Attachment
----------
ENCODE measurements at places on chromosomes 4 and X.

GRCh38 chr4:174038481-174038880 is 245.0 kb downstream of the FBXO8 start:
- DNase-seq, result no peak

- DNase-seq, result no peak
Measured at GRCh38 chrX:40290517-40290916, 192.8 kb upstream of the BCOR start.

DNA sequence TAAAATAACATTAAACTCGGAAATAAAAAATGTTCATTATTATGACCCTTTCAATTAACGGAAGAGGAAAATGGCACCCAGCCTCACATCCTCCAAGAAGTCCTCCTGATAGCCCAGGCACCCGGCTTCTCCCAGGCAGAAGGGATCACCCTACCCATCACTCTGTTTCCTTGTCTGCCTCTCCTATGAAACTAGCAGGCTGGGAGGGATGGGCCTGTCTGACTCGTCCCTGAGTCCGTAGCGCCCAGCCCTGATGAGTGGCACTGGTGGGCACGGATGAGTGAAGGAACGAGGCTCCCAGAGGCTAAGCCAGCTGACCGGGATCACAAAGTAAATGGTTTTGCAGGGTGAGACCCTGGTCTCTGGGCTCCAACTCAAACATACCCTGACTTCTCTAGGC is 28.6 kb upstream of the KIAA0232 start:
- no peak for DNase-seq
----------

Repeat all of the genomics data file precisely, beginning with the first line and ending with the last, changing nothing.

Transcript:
ENCODE measurements at places on chromosomes 4 and X.

GRCh38 chr4:174038481-174038880 is 245.0 kb downstream of the FBXO8 start:
- DNase-seq, result no peak

- DNase-seq, result no peak
Measured at GRCh38 chrX:40290517-40290916, 192.8 kb upstream of the BCOR start.

DNA sequence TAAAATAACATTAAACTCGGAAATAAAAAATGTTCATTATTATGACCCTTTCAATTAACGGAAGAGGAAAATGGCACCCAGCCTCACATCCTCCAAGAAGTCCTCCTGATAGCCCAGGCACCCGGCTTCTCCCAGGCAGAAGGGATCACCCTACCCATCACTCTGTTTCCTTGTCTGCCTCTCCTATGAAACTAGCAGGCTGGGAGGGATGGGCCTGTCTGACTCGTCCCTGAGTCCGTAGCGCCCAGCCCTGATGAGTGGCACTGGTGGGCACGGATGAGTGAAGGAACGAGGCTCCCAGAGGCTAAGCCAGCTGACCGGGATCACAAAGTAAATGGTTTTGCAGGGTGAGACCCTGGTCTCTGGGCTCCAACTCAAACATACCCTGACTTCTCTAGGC is 28.6 kb upstream of the KIAA0232 start:
- no peak for DNase-seq